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Am J Kidney Dis. 2019 Jan;73(1):90-101. doi: 10.1053/j.ajkd.2018.03.021. Epub 2018 May 18.

Seizures, Antiepileptic Drugs, and CKD.

Author information

1
Allegheny Health Network, Pittsburgh, PA.
2
Allegheny Health Network, Pittsburgh, PA. Electronic address: kevin.kelly@ahn.org.

Abstract

There are 2 major categories of patients with seizures and chronic kidney disease (CKD): patients who develop acute symptomatic seizures in the setting of CKD and patients with epilepsy who at some point develop CKD. The incidence of uremic seizures with kidney failure is ∼10%. These seizures are often nonconvulsive and may mimic uremic encephalopathy. Recognition and management of such situations may be challenging for treating physicians who are non-neurologists. Furthermore, practitioners caring for patients with seizures with or without an established diagnosis of epilepsy in the setting of CKD frequently encounter challenges in the selection, loading, titration, and maintenance of antiepileptic drugs (AEDs) due to potentially altered pharmacokinetics of the AEDs. We review the pathophysiology of uremia, uremic seizures, and other neurologic complications of kidney failure; management approaches to the treatment of such complications; the relevant mechanisms of action and pharmacokinetics of AEDs with their use in CKD; and in particular, the management of AEDs in patients requiring hemodialysis therapy.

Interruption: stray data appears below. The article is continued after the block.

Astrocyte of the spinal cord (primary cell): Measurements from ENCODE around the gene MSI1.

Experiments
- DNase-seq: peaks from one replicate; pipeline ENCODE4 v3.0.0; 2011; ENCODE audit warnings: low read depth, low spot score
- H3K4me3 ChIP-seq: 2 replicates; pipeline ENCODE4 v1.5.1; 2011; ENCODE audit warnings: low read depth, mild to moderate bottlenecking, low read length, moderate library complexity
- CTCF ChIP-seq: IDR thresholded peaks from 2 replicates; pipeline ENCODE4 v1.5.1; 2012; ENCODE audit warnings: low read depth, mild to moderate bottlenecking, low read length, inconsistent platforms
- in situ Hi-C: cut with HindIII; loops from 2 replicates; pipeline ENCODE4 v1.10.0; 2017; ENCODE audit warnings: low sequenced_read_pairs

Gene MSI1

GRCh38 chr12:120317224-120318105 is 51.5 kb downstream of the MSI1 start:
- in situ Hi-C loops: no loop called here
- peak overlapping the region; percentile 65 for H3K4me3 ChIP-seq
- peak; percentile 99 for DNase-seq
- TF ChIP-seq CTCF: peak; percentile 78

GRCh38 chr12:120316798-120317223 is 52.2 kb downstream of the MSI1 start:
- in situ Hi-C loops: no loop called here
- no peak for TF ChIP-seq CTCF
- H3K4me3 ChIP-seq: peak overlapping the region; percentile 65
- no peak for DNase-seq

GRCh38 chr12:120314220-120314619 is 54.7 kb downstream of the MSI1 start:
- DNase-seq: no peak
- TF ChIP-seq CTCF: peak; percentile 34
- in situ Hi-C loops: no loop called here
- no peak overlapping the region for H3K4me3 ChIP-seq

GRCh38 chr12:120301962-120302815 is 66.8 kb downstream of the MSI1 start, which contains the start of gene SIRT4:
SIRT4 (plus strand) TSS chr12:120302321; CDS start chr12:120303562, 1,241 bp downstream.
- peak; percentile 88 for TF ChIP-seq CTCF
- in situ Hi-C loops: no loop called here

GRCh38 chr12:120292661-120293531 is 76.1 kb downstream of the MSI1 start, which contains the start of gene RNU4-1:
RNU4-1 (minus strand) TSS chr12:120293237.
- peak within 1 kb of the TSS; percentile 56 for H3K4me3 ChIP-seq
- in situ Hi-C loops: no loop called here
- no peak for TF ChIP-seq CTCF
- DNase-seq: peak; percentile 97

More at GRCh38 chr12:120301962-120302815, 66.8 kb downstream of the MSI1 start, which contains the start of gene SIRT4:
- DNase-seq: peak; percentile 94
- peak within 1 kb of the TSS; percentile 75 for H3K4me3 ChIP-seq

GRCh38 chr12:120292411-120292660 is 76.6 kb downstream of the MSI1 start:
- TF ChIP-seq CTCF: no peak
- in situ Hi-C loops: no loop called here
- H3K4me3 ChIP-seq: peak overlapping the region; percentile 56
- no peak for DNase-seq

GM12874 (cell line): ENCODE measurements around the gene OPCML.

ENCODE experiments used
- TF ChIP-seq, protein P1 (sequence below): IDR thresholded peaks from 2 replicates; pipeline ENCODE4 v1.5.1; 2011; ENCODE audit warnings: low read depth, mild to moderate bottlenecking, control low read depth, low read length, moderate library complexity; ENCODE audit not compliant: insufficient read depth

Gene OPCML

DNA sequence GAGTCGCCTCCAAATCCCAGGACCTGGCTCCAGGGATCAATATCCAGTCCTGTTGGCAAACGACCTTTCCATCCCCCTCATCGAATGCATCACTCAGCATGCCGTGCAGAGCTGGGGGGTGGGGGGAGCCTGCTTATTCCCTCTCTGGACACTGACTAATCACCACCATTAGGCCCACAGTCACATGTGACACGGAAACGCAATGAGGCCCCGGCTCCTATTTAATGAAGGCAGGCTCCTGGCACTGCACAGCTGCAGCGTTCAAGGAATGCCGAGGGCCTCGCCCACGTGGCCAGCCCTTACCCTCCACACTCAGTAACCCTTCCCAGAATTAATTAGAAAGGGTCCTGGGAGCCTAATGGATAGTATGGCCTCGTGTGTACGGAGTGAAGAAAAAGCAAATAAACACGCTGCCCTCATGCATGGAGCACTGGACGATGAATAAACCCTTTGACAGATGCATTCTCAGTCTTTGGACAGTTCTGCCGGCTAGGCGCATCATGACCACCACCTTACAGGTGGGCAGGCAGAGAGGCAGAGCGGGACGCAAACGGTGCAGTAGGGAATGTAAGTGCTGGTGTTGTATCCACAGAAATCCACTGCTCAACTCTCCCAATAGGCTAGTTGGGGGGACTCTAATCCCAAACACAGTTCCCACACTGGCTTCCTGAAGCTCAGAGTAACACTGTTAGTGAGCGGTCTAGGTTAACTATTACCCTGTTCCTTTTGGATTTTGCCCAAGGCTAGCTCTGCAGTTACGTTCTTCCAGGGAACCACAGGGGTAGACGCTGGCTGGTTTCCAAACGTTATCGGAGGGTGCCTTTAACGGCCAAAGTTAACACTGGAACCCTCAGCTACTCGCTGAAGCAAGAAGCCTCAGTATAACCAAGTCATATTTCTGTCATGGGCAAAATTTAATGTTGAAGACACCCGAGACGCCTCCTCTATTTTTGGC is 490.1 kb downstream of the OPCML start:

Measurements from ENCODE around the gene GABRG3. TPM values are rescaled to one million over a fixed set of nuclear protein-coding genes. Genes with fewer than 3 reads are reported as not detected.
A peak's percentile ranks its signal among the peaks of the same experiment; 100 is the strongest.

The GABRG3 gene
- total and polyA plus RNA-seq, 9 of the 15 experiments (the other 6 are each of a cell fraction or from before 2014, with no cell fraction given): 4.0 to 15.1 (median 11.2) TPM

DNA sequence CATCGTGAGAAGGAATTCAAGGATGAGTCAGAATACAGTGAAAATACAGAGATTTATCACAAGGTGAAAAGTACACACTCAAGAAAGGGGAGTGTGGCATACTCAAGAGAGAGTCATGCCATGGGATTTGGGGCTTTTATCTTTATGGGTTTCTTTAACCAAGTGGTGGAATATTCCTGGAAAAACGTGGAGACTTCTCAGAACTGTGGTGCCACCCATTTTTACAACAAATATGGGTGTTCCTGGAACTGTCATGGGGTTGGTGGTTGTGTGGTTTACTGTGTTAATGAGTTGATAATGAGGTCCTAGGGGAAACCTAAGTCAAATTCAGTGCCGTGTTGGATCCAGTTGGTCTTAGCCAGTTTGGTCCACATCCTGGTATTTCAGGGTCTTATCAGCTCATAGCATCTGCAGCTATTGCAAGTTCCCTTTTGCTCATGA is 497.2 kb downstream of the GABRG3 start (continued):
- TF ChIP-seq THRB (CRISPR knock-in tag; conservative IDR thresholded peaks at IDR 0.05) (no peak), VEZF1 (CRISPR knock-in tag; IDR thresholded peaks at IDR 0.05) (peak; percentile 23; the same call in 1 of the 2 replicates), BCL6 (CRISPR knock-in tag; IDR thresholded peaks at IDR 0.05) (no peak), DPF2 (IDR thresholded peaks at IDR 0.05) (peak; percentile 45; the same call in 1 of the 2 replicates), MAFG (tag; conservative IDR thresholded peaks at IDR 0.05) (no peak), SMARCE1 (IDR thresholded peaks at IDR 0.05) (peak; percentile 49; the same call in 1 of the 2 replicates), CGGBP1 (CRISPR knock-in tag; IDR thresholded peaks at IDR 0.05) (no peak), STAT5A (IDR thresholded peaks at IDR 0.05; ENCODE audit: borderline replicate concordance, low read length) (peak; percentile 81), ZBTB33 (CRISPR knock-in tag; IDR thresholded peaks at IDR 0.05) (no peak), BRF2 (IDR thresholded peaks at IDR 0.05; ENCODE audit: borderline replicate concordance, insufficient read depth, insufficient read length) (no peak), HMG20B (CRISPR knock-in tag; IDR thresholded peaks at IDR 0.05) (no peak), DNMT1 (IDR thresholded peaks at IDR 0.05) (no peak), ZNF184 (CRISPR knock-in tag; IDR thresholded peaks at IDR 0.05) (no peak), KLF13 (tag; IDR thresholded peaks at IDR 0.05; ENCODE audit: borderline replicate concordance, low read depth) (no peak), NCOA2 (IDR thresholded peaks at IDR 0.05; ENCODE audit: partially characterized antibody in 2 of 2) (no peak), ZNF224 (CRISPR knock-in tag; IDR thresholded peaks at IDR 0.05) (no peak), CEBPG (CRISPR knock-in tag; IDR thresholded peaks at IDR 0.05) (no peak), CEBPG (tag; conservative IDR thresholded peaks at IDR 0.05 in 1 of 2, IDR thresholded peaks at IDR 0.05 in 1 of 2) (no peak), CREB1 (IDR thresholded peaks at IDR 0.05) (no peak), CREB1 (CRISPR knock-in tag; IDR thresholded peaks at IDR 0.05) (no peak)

KEYWORDS:

Chronic kidney disease (CKD); antiepileptic drugs (AEDs); dose adjustment; epilepsy; hemodialysis; kidney failure; renal dosing; renal excretion; review; seizures; uremic seizure

PMID:
29784616
DOI:
10.1053/j.ajkd.2018.03.021

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